Links to resources available on the site, which you can access by clicking on the hyperlinked headings for each section below. To explore mapping from individual projects, select the relevant project from the drop-down list in the menu bar.
For those interested in discovering the origins of the Landscapes of Revolution Project, the methodologies we employ and the broader threats to the archaeology of this period, this recorded online talk will be of interest. Delivered as part of the programme of works for the Kilcommon Ambush Project, it covers much of our previous work and the rational behind what we are seeking to achieve. You can view it by clicking on the title above or via this link.
Commissioned by Cork County Council, this book was contracted to Rubicon Heritage Services Ltd and was prepared using Landscapes of Revolution methodologies. Among the chapters of particular relevance are “Chapter 9: Landscape of Memory”, and “Chapter 10: Researching Your Revolutionary Past” which showcase some of the online resources and methods necessary to undertake analysis of revolutionary landscapes.
Commissioned by the Knockraha Area Historical & Heritage Society, this landscape survey was undertaken by Rubicon Heritage Services Ltd using Landscape of Revolution methodologies. It was the first survey of its type undertaken on an Irish Revolutionary Landscape, and demonstrates the significant potential of this approach.
A post outlining some of the ways in which you can explore your revolutionary past, including extracts from the “Researching Your Revolutionary Past” chapter in Heritage Centenary Sites.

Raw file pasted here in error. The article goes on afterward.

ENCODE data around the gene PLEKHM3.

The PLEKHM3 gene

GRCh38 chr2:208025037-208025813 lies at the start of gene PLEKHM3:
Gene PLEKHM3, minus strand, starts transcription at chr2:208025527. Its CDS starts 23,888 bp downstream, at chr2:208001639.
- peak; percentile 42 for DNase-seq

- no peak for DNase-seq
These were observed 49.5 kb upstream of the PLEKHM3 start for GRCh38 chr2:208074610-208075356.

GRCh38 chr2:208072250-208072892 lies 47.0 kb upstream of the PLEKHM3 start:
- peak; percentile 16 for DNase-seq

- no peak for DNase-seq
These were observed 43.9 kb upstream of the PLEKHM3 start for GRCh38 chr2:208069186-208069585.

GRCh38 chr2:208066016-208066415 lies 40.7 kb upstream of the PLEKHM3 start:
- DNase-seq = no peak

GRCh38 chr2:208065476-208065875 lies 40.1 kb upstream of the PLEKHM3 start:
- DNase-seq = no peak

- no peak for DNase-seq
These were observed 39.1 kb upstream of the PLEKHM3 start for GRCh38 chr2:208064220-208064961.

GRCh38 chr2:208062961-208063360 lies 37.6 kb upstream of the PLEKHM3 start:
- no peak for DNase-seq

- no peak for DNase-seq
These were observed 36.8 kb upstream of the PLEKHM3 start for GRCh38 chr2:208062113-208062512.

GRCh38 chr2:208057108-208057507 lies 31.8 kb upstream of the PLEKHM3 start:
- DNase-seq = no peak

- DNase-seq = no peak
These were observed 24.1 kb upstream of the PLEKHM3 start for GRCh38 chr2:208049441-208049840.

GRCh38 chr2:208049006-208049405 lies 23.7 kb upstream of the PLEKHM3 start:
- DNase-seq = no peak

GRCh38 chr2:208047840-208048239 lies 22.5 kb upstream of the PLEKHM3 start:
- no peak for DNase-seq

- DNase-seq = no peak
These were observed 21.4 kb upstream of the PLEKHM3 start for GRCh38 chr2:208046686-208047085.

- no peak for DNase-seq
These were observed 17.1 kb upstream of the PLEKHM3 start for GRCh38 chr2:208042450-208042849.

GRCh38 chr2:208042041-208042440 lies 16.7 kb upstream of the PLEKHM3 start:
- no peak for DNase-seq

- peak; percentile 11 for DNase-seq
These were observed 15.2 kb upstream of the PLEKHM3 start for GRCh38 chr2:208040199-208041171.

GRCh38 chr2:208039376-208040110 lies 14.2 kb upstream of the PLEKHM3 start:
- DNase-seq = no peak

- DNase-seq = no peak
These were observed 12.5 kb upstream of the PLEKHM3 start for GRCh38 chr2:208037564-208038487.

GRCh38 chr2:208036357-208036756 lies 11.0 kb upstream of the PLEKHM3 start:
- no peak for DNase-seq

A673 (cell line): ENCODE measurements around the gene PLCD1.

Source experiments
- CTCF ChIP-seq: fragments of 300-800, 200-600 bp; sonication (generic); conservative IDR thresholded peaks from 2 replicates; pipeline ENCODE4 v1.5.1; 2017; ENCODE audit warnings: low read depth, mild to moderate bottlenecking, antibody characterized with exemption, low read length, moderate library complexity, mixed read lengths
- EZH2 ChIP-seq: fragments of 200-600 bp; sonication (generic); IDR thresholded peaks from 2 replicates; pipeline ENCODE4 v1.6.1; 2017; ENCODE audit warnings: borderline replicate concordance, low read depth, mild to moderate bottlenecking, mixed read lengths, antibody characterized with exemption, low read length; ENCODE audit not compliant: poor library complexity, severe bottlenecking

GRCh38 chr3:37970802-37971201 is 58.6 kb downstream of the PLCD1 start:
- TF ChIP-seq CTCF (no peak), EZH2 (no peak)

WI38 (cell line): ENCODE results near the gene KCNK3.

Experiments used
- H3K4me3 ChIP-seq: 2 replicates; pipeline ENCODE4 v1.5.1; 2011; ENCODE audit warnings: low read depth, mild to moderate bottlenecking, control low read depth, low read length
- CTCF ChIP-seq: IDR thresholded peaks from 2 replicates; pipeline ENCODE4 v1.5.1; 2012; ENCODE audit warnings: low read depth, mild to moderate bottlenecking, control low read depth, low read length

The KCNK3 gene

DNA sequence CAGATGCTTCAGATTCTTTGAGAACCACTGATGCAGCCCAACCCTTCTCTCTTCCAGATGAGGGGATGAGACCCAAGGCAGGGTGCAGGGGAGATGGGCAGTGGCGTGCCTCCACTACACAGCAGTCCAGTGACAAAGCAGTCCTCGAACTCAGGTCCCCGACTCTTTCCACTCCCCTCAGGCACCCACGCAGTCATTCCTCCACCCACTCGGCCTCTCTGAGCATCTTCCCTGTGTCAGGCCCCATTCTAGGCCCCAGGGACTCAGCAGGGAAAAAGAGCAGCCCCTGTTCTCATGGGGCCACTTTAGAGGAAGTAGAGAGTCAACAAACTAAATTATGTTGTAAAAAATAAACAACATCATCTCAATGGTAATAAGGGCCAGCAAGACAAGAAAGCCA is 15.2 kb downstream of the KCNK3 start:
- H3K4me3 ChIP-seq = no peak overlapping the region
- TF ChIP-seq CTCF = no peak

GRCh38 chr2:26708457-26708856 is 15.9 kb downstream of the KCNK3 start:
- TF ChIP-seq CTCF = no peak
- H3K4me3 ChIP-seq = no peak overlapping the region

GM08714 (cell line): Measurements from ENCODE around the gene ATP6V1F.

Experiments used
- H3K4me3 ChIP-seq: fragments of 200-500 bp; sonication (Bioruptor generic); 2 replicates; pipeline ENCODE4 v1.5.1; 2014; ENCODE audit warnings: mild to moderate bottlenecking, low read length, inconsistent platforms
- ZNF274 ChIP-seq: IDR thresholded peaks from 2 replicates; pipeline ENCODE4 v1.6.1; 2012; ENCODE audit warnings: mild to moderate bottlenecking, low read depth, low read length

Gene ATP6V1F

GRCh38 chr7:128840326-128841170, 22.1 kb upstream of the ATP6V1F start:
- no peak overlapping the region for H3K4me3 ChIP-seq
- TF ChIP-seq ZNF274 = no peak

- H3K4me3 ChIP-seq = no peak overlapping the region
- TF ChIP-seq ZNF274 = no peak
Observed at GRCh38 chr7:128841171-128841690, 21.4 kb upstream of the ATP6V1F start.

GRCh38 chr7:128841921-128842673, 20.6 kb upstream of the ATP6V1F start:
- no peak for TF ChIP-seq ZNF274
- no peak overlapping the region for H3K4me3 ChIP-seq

The genesis of what became the Landscapes of Revolution Project came in the early 2000s, when an initial archaeological analysis of the potential archaeology of the 1916 Rising in and around St. Stephen’s Green was conducted. It resulted in a brief article in the Spring 2006 issue of Archaeology Ireland magazine, the first in Ireland to consider the archaeological potential of a site from Ireland’s revolutionary decade. Archaeology Ireland and Wordwell have kindly given permission for the article to be shared on the site; you can read it by clicking on this link.
Written for the Institute for Archaeologists Buildings Group Spring 2013 Newsletter, this article (on pp.27-30) seeks to draw attention to some of the archaeological promise to be found with Ireland’s revolutionary-era archaeology, as well as highlighting similar potential with respect to sites associated with the First and Second World Wars. You can access it here.
1920 Midleton Ambush Virtual Tour
The work the Landscapes of Revolution has undertaken on the Midleton Ambush of 29 December 2021 is constant being developed into resources for the local community to increase knowledge and understanding of the ambush and the surviving landscape associated with it. As part of the 100th anniversary events, a virtual tour was created to outline some of the key events which occurred during the engagement.